Mar-30-03  ughaibu: Alvis81: I'm not sure exactly how to understand your expression of appreciation for BionicBrain's bringing of this game to the head?
May-21-03  thesonicvision: what would happen if...

31. Nxe2 ?

May-22-03  Cyphelium: 31.- Bxd5+
Feb-12-05  aw1988: Is anyone reminded of Korchnoi-Kasparov 1983?
Dec-26-05  LIFE Master AJ: I wrote GM Ray Keene ... and asked him which game was Stein's best. (Since I knew he had written a book on this player: "LEONID STEIN, Master Of Attack." I have an old, second-hand, raggedy copy of the original; and the 1988 reprint version.)

He was kind enough to respond:
< krogius v stein ukraine 1960-steins immortal, without a shadow of a doubt


While I have several other games of this player - which I like as much as this one - I will have to take Keene's word on this one. It IS a game of truly brilliant, stunning originality.

One final note, I searched the ChessBase database ... several times ... for this game. As of December 23rd, this game was NOT in there!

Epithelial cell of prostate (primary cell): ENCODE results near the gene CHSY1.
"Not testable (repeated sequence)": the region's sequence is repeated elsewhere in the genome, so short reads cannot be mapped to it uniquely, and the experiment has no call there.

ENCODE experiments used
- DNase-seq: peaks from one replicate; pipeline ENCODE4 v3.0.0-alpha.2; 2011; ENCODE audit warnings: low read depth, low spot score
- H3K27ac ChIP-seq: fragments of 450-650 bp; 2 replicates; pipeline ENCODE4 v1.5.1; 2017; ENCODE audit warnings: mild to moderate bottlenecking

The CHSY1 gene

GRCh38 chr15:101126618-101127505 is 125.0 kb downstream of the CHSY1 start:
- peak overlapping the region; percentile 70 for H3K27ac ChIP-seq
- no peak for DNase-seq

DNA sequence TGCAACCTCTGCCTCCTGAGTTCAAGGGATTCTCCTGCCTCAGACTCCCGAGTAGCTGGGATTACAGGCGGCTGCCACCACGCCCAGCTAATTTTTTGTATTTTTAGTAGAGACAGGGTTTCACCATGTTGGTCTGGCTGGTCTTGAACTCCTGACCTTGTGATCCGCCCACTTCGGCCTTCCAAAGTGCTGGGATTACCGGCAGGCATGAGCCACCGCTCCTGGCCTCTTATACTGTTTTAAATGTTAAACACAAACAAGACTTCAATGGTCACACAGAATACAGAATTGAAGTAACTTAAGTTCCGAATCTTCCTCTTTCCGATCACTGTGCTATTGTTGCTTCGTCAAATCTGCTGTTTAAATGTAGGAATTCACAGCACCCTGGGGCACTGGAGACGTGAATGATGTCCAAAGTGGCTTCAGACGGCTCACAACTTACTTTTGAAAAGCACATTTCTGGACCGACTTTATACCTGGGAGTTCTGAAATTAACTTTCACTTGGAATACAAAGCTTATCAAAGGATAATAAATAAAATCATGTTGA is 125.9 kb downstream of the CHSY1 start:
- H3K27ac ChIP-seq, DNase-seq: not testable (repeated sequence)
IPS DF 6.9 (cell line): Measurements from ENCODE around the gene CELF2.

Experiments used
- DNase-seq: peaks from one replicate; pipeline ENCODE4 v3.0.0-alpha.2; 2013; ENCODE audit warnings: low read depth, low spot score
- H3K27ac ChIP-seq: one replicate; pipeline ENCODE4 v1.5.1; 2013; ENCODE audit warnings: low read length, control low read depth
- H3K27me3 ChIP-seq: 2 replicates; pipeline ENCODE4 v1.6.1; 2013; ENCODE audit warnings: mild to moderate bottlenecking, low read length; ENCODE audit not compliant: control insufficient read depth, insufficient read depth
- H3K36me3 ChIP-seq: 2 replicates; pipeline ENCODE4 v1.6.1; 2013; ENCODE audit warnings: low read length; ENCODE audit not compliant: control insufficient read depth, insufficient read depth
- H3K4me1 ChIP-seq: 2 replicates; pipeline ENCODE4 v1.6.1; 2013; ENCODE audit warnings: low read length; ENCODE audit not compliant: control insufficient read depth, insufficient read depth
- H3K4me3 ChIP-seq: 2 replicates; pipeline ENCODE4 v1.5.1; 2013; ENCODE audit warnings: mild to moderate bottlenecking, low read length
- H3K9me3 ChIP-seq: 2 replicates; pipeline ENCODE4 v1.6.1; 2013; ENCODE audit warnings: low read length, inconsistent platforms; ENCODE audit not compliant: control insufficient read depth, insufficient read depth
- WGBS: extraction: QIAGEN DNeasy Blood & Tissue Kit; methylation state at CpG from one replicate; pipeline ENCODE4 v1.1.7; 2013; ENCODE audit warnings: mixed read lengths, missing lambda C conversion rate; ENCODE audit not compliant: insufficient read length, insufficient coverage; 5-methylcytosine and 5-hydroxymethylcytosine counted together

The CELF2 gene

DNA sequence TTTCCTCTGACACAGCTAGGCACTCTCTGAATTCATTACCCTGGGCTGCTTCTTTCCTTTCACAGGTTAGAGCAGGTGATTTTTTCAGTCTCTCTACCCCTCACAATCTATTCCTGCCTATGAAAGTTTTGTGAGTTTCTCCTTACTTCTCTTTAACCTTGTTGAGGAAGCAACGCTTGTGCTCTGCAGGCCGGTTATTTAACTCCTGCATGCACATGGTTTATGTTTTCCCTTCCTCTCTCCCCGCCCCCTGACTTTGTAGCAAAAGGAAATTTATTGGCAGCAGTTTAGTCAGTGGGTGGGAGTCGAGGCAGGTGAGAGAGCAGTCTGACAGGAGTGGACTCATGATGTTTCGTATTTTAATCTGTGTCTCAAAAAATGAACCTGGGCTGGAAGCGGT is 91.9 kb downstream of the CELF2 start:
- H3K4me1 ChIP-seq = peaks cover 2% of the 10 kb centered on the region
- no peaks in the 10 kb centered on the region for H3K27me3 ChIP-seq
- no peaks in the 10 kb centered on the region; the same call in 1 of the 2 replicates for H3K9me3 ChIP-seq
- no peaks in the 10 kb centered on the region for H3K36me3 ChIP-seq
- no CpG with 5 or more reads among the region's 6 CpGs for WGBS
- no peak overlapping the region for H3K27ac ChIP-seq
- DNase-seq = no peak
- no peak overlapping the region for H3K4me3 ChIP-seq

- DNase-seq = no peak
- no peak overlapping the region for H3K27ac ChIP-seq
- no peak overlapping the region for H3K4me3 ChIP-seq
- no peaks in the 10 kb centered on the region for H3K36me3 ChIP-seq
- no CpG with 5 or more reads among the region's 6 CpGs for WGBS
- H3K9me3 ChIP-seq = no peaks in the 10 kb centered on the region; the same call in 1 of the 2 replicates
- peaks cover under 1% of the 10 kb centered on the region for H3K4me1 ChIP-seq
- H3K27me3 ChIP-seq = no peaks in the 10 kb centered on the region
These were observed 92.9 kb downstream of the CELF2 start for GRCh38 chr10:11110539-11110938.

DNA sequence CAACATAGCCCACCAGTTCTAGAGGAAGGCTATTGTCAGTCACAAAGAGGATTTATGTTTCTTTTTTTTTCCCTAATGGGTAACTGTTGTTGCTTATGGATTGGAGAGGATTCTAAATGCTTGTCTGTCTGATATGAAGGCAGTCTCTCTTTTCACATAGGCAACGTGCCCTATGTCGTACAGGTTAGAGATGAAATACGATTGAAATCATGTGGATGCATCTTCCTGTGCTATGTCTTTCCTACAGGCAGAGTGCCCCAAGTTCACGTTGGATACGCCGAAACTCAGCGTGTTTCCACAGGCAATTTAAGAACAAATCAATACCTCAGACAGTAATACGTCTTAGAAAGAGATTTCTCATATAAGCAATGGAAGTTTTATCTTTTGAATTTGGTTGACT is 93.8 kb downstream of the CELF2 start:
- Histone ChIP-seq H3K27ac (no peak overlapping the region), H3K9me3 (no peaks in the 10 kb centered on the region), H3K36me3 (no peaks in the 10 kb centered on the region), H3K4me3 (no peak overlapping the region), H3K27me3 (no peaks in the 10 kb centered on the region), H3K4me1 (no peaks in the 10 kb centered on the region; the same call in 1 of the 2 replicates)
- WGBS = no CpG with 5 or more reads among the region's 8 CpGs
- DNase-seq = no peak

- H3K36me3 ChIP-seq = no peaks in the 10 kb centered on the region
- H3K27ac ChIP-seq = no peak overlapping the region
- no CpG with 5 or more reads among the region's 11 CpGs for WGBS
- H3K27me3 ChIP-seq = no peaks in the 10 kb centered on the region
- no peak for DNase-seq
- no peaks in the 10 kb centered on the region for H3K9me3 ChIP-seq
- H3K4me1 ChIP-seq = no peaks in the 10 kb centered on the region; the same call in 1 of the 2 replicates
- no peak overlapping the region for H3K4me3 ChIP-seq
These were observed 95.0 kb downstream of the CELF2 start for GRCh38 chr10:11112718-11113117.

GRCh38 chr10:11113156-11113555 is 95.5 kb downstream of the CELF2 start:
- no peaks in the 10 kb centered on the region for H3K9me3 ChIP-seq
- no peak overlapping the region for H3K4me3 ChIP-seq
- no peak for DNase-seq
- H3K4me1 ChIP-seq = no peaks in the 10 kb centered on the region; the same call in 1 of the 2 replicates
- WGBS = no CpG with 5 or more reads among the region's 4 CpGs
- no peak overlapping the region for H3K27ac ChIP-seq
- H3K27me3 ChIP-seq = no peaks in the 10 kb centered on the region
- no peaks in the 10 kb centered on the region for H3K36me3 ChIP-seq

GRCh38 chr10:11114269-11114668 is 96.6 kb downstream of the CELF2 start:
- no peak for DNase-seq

Dec-27-05  clocked: 28.Na4 Bd4 29.Bc3 Bxd5 30.exd5 and now not Ng5 but Re7

31.Bxd4 Qxd4 32.Qd1 Qe3 33.Bc4 Re4 34.Nb2 Rd4 35.Bd3 gxf3 36.Qxf3 Qd2+ 37.Qf2 f3+ 38.Kg1 Qg5+ 39.Kf1 Qg2+ =

31.Qd2 Bxc3 32.Nxc3 Re3 33.Rac1 (33.d6) gxf3+ 34.Bxf3 Qe5

35.Bd1 f3+ 36.Kf1 f2 37.Be2 Rg3

35.Rhf1 Rf6 36.Nd1 (36.Qf2 Ng5 37.Qh4 Rf5 38.Bg4 f3+) Qg5+ 37.Kh1 Rxf3 38.Rxf3 Qh5+ 39.Kg2 Ng5 40.Qd3 Rf5

Dec-28-05  sucaba: <AJ>, yes, a very good game. The black ♔wing ♙s outweigh the white ♘. Of course White could play 18. exd5. I understand from <Bionic Brain's> and <clocked's> analysis, that 28. ♖d1 was the actual mistake while 28. ♘a4 would hold the draw.